Another expert has said he believes the footage is fake. Loren Coleman, director of the International Cryptozoology Museum in Portland, Maine, has researched Lagarfljótsormurinn and wrote about it in his book Field Guide to Lake Monsters and Sea Serpents.

Mr Coleman said he was concerned about the ‘robotic’ look of the creature featured in the video and believes it is an elaborate hoax.

On his website Cryptomundo, he wrote: ‘Frankly, this video shows something that looks like a constructed snake-like object, with rigid sections, being propelled through the water.

From the movement on the water’s surface, it would have to be something other than a mammal, like a giant worm, a reptile or a fish.

‘The head appears to have been made to look like it belongs to a giant anaconda. The sections do not gracefully flow, but are sectionally moving from side-to-side. Mammals move up and down.

‘It seems someone attempting this fakery, perhaps by using a robot with tarps, fish nets, or trash bags – a favorite for watery hoaxers – has decided to take the phrase ‘sea serpent’ and/or ‘worm’ too literally.’

According to Coleman, the most recent sighting of a strange creature in Lake Lagarfljót was in 1998, when a teacher and their class of pupils said they saw something close to the shore.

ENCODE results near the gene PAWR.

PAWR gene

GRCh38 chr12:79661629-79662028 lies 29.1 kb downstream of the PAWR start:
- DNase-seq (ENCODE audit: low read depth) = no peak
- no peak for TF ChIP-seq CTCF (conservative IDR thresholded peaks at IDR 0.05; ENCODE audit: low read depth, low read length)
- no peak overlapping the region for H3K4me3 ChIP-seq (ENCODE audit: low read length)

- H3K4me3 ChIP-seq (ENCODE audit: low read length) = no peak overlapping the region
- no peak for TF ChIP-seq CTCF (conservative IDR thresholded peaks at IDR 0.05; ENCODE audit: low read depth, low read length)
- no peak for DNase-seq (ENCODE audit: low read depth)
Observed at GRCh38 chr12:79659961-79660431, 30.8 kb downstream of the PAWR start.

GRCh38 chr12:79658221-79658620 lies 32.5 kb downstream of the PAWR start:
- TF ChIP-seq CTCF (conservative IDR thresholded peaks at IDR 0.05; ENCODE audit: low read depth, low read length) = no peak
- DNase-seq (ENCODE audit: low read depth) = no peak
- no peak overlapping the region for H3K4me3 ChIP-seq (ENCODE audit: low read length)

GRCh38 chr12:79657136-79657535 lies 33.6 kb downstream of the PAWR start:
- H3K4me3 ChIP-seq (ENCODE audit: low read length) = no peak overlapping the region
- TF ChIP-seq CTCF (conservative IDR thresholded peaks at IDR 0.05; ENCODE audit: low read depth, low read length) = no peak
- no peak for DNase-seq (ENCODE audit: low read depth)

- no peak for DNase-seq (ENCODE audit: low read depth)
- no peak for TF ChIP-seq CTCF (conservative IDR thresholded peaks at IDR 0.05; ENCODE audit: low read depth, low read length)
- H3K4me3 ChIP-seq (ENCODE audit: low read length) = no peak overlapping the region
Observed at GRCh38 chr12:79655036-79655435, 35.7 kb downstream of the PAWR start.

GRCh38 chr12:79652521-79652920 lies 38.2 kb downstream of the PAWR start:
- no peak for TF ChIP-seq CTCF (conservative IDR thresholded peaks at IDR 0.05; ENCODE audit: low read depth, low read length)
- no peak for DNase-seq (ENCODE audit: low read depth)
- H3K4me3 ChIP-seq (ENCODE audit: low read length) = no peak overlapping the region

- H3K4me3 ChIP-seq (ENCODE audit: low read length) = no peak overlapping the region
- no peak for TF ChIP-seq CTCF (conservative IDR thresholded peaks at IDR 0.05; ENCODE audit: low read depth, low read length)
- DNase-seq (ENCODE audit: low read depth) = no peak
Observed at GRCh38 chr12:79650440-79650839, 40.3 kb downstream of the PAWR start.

However, they did not describe it as having a ‘worm-like’ appearance.

Another reason why Coleman believes the footage to be a hoax, is because of the creature’s appearance. He said the phrase ‘Icelandic Worm Monster’ was coined in the 21st Century and comes from a misunderstanding and mistranslation of Lagarfljótsormurinn simply as Lagarfljót worm.

This is instead of the more correct Lagarfljót Würm or Wurm – a phrase which harks back to dragon folklore.

He added: ‘The traditional sightings of this lake’s ‘monster’ – going back to 1345 – are not ‘snake-like’… Instead, they describe Lagarfljótsormurinn as having a hump, a long neck, and whiskers, more like a long-necked Waterhorse than a giant snake.’

He said because of the creature’s misinterpreted adopted name, hoaxers may mistakenly create it in the shape of a snake which contradicts all other eye witness accounts.

Legends say the monster began life as a tiny worm which a girl placed on a ring of gold to make the it grow. But when she returned she found that instead of making the gold grow, the worm had grown into a giant snake.

In her terror, she flung both into lake Lagarfljót, where the worm continued to grow and eventually became a fearsome dragon.

Lagarfljót, is a freshwater, below-sea-level, glacial-fed lake which has very poor visibility as a result of siltation.

Loren Coleman makes some very good points here, and this is often what happens with hoaxes: the hoaxer uses the popular or homogenized image, and not the details that actual eyewitnesses have reported. The whole thing looks fake, or even if it is real, it looks like a snake, and is far from being proof of anything. It should also be noted, as Mr. Coleman has explained many times on social media, that he no longer writes for the Cryptomundo blog. You can find his blog here.